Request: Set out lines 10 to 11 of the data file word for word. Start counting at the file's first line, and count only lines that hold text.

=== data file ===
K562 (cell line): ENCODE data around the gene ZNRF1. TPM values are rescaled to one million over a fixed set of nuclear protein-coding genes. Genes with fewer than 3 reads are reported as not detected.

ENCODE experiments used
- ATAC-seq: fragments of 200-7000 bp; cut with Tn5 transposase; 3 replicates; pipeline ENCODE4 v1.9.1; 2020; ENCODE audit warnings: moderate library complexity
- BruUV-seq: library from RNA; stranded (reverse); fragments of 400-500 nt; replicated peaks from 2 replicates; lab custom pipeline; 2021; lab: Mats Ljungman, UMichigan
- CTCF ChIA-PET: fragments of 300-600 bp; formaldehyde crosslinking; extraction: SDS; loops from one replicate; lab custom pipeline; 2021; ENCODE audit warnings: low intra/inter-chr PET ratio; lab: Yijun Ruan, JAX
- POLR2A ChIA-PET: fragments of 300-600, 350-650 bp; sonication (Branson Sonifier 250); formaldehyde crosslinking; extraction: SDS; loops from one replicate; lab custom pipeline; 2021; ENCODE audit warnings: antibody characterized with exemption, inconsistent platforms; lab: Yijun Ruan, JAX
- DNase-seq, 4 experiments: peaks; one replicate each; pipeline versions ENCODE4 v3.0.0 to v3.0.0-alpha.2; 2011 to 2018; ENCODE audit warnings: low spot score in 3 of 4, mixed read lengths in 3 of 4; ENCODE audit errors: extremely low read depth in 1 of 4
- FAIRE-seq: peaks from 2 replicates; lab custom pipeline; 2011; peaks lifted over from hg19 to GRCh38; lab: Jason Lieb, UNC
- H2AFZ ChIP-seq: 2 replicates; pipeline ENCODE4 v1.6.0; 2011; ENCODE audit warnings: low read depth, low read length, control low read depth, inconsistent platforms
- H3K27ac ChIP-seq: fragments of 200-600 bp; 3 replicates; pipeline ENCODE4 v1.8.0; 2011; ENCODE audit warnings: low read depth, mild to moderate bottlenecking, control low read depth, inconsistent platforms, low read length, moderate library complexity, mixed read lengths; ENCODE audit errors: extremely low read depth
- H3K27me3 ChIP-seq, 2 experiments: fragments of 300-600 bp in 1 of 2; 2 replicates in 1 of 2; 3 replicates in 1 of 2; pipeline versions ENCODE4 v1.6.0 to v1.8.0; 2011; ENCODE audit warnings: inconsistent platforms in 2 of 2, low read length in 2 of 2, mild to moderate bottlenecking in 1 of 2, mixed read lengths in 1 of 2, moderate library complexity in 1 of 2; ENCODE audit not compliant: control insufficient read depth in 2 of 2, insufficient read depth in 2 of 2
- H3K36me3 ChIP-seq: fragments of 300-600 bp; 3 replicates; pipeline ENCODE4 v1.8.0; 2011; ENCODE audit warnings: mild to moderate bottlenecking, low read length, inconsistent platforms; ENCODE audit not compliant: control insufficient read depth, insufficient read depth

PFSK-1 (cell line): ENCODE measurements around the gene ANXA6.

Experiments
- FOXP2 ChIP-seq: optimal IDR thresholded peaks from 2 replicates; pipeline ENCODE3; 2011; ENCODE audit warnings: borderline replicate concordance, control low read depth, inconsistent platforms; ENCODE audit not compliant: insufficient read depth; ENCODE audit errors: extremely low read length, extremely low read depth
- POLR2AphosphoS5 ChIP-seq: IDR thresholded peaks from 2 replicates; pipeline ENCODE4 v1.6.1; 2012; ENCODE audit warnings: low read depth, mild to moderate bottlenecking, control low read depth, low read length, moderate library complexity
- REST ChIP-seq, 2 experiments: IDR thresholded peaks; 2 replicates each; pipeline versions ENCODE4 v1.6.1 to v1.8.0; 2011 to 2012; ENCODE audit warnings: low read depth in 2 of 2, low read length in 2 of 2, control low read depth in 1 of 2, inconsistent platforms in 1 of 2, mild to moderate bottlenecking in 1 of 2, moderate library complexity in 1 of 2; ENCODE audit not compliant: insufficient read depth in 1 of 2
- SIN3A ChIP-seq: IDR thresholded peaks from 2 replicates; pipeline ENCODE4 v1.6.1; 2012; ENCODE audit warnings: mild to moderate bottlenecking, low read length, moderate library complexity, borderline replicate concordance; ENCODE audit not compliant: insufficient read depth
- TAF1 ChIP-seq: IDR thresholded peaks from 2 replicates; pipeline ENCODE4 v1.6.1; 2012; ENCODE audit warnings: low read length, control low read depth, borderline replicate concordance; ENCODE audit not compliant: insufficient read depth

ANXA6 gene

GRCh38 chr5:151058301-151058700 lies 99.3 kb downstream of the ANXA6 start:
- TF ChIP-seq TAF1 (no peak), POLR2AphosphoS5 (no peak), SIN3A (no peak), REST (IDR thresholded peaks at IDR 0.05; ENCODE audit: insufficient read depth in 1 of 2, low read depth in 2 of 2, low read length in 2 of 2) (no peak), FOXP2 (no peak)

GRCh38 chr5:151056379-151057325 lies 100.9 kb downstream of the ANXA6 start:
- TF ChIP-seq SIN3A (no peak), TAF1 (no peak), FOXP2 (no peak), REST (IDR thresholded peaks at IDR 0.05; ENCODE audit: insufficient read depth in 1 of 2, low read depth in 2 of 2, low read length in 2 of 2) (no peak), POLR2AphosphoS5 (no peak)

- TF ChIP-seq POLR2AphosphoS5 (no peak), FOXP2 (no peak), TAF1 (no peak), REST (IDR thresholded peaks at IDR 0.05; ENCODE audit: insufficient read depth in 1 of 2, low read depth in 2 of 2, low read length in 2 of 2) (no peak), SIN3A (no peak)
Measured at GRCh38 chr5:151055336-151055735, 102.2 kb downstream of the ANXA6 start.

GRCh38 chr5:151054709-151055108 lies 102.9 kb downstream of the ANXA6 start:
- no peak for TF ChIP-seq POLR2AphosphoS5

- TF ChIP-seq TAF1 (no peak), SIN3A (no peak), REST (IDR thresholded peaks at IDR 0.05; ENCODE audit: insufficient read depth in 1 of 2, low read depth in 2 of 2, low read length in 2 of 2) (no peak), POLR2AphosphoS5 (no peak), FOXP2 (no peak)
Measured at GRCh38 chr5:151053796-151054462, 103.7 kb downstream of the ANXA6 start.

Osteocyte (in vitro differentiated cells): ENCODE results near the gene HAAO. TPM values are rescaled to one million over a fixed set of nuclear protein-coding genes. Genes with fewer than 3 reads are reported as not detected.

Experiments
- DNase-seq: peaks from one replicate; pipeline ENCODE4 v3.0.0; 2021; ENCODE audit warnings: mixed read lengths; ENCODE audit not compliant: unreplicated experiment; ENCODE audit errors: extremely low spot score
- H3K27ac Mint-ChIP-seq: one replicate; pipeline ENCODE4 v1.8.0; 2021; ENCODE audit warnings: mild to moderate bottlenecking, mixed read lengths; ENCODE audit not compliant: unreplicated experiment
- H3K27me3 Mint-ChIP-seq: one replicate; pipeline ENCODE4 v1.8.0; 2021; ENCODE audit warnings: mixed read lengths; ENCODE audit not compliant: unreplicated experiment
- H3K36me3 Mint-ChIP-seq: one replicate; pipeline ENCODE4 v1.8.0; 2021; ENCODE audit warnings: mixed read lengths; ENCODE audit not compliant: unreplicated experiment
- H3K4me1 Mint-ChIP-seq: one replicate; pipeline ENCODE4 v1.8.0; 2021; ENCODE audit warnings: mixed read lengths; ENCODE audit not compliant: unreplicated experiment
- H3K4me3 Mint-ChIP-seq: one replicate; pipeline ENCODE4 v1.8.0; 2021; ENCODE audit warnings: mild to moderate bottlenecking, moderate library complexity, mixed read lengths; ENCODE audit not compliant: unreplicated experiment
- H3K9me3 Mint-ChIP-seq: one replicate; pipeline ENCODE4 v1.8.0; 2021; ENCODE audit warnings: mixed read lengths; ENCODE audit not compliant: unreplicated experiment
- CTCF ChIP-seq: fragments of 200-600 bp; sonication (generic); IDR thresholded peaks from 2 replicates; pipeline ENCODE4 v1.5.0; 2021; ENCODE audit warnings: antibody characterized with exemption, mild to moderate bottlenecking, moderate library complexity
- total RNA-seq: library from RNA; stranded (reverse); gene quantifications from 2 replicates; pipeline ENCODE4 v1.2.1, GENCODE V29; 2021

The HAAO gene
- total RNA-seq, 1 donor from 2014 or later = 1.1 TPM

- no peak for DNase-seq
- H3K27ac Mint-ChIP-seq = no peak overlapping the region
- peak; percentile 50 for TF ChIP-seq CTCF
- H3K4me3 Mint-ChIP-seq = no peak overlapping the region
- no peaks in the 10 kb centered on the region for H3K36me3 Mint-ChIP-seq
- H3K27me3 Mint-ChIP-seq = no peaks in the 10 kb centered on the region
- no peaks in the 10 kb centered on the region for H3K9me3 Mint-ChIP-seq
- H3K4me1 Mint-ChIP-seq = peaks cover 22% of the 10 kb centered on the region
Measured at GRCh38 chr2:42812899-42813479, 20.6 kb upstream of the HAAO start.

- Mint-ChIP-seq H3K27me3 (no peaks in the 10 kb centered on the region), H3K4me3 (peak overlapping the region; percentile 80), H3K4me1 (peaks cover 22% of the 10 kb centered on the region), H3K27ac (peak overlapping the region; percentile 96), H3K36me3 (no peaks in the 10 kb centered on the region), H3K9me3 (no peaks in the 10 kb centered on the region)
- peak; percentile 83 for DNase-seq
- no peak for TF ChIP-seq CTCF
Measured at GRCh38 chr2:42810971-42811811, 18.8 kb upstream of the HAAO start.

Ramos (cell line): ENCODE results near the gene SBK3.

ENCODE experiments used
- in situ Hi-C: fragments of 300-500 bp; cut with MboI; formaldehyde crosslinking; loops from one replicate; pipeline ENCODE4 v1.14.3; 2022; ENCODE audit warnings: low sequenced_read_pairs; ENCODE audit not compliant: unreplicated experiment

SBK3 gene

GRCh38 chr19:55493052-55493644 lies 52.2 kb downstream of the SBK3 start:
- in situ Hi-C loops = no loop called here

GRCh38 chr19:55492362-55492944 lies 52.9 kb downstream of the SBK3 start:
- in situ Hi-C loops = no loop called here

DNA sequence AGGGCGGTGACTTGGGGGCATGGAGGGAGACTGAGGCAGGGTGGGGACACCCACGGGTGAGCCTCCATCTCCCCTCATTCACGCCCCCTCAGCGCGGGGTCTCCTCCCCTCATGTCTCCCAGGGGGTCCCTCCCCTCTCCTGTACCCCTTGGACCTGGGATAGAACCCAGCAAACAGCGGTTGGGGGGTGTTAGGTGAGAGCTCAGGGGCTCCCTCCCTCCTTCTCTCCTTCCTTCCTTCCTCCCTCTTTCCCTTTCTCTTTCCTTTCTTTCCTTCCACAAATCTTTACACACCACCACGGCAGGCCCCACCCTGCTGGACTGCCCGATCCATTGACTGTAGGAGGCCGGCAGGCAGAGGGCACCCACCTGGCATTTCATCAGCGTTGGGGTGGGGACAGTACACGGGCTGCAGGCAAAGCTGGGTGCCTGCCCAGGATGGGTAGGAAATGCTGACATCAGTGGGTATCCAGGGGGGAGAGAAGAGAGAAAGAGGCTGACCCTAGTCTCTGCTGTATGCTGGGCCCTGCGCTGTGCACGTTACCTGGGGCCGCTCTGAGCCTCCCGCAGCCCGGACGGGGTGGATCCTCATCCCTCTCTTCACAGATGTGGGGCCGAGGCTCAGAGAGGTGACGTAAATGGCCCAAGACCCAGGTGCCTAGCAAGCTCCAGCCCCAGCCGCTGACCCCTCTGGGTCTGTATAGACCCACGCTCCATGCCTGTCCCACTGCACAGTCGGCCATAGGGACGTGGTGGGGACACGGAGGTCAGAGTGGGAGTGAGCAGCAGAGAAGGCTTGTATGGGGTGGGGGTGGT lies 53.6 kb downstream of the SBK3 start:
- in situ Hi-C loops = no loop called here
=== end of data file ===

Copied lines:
- H3K27ac ChIP-seq: fragments of 200-600 bp; 3 replicates; pipeline ENCODE4 v1.8.0; 2011; ENCODE audit warnings: low read depth, mild to moderate bottlenecking, control low read depth, inconsistent platforms, low read length, moderate library complexity, mixed read lengths; ENCODE audit errors: extremely low read depth
- H3K27me3 ChIP-seq, 2 experiments: fragments of 300-600 bp in 1 of 2; 2 replicates in 1 of 2; 3 replicates in 1 of 2; pipeline versions ENCODE4 v1.6.0 to v1.8.0; 2011; ENCODE audit warnings: inconsistent platforms in 2 of 2, low read length in 2 of 2, mild to moderate bottlenecking in 1 of 2, mixed read lengths in 1 of 2, moderate library complexity in 1 of 2; ENCODE audit not compliant: control insufficient read depth in 2 of 2, insufficient read depth in 2 of 2